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Music : Staples Takes the Lead With Pacific Symphony

October 19, 1994|BENJAMIN EPSTEIN | SPECIAL TO THE TIMES

As new concertmaster of the Pacific Symphony, which opens its 1994-95 season tonight in Costa Mesa, Sheryl Staples will play both Follow the Leader and Lead the Followers.

"There are so many different things that the concertmaster is called on to do," said Staples, 25. "But from the standpoint of interpreting the conductor's gestures, the concertmaster is almost a secondary figure for the orchestra to watch. If there's ever a question in the players' minds about what they're seeing on the podium, it's traditional to look to the concertmaster for some sort of clarity."

Or, in this case, St.Clairity. Music director Carl St.Clair will conduct the world premiere of Frank Ticheli's "Pacific Fanfare," James Hopkins' "Songs of Eternity" and Mozart's Requiem, K. 626. The concerts tonight and Thursday feature soprano Korliss Uecker, mezzo-soprano Phyllis Pancella, tenor David Hamilton and bass Brian Matthews as vocal soloists, and the Pacific Chorale.

Staples' appointment came after a yearlong search, but the orchestra didn't have to look very far. Staples has a high profile in Southern California, having served as concertmaster for the Santa Barbara Chamber Orchestra, Japan America Symphony, USC Symphony Orchestra and Young Musicians Foundation Debut Orchestra.

And, she noted, "I had a history with the Pacific Symphony that brings things full circle": Staples was the 19-year-old soloist in Tchaikovsky's Violin Concerto in 1988 at the orchestra's summer "Tchaikovsky Spectacular."

Her new job with the Pacific won't put an end to her solo and chamber-music careers. (She appears regularly at the La Jolla and Santa Fe chamber-music festivals.) "The Pacific Symphony has about 20 weeks of performing during the season," Staples said. "That's a nice amount for me. If I were joining a full-time orchestra, it would limit all that."

*

It might also limit her teaching activities. Staples is one of the youngest faculty members at USC, where she earned her Artist Diploma, and at the nearby R.D. Colburn School of Performing Arts, which she attended as a W.M. Keck Scholar.

She doesn't expect her age to be a problem in her new capacity at the Pacific Symphony.

"I just attempt to be as professional as I can and do my job," Staples said. "Usually that, and a little bit of time, has earned the respect of any people initially not comfortable with a younger person sitting in front of them in the section.

"You could ask the same question about being a woman," she pointed out. "I realize times are different now than 50 years ago, but I approach it the same way, as a non-issue, and it's never caused a problem for me. If I went into rehearsal in shorts and a tank top and my hair up in a ponytail, that would draw attention to it--that would not go over so well."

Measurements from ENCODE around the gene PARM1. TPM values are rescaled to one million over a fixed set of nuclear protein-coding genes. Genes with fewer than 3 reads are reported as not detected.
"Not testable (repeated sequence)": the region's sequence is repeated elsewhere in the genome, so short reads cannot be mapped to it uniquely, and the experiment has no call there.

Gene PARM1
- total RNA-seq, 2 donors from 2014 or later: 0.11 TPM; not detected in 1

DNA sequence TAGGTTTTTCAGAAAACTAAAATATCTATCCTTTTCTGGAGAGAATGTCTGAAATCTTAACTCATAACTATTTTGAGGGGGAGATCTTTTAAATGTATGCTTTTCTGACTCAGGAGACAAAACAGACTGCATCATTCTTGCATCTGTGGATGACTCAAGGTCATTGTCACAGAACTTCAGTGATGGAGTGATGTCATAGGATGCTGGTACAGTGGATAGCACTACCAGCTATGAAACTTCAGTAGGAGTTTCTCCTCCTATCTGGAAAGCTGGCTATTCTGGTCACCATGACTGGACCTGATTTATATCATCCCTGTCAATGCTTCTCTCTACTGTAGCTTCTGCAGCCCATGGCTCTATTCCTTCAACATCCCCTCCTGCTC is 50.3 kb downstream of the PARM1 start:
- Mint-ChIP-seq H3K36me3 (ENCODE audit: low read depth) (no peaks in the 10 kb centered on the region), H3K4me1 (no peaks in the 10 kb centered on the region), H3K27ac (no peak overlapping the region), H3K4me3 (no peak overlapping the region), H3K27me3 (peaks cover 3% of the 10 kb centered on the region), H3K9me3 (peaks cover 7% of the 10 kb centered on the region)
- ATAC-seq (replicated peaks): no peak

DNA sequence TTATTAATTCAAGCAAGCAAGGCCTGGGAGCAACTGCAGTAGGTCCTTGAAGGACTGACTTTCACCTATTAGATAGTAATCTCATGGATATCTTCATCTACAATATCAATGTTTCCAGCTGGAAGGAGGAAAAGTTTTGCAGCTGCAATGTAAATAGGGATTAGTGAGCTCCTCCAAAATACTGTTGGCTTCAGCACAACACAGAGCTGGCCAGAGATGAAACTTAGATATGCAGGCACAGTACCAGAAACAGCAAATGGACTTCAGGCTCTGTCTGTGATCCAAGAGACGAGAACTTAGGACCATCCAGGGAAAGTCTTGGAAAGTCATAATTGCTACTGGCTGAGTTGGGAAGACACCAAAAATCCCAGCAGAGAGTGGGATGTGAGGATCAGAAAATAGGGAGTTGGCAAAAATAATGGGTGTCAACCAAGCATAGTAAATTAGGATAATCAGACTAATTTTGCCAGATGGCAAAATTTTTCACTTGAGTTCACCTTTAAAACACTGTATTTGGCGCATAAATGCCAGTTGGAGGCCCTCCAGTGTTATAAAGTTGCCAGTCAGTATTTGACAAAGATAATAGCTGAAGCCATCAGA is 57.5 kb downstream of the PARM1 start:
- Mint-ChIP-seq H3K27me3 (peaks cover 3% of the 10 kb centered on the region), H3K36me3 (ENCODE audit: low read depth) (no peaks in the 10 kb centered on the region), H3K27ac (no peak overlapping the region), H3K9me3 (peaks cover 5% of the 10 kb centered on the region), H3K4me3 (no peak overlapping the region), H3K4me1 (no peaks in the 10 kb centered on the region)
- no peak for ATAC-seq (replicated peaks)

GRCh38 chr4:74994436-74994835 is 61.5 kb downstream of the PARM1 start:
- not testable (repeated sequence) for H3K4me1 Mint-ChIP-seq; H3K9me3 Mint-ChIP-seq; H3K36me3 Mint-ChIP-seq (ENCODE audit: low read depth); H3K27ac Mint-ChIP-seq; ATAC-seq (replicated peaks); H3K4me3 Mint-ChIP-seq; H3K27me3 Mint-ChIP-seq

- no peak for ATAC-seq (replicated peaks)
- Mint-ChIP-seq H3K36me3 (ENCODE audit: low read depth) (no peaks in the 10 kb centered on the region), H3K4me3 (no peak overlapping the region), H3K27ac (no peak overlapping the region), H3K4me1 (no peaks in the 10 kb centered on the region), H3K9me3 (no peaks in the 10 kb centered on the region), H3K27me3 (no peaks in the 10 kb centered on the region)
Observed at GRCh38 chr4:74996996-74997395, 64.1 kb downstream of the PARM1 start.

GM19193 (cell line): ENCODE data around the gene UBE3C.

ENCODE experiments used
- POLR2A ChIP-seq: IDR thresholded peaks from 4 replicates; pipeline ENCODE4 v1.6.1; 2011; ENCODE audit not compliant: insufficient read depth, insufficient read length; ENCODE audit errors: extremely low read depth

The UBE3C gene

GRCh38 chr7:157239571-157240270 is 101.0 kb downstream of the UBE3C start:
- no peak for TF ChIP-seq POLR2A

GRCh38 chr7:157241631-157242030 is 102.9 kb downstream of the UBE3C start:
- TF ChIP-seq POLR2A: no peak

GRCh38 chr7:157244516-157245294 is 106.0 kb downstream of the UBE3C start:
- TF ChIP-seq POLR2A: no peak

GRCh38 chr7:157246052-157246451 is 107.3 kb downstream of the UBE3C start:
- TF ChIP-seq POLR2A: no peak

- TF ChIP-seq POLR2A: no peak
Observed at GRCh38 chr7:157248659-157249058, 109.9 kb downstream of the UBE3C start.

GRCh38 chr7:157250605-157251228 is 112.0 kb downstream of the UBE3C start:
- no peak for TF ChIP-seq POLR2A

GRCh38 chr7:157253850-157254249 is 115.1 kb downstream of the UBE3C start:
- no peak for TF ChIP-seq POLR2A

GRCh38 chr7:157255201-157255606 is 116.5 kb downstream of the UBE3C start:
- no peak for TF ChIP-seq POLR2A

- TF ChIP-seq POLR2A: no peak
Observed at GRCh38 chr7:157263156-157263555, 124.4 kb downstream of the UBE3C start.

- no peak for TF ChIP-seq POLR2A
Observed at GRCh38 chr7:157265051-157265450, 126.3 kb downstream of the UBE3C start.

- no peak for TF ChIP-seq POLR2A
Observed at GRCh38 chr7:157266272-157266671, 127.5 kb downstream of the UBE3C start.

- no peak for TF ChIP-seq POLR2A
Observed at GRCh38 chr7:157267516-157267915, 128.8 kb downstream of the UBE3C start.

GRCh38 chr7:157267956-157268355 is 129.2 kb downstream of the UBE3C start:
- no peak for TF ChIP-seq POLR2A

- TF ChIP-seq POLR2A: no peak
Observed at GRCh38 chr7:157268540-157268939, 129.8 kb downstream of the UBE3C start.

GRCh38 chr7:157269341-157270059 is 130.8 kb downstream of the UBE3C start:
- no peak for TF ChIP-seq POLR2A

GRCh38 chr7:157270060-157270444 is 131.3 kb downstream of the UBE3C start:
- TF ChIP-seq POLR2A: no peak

The nature of the selection process might also help ensure Staples' acceptance among her peers. She was chosen from among nine finalists, each of whom had served as guest concertmaster last season.

"An audition for any other position in the orchestra takes place behind a screen; it's completely anonymous," she explained. "In the case of concertmaster, the music director already has people in mind, and they're invited to audition.

"Players usually either have that kind of leadership role in mind or not," she continued. "Not everybody wants to be leading. Not everybody wants to be a business executive. There's a lot of pride just to be playing well. . . . To my knowledge, nobody in the orchestra was trying out for that position."

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Staples studied violin from the age of 9 with Robert Lipsett; she singles out Jascha Heifetz as a role model. "He's just king of the violin as far as I'm concerned," she said.

Now, for part of the year at least, she'll take her cue from St.Clair. She was flattered by recent comments the conductor made, in which he cited "a very strong musical connection" with her.

"I've described the relationship . . . as something like a conversation," Staples said. "If you are in a conversation, you can tell very quickly if you're on the same wavelength. You sit down with someone you don't know, either things are clicking or they're not."

* Carl St.Clair leads the Pacific Symphony in works by Mozart, James Hopkins and Frank Ticheli tonight and Thursday at the Orange County Performing Arts Center, 600 Town Center Drive, Costa Mesa. 8 p.m. $14-$41. Student/senior rush, $8. (714) 755-5799 or (714) 740-2000 ( Ticketmaster).

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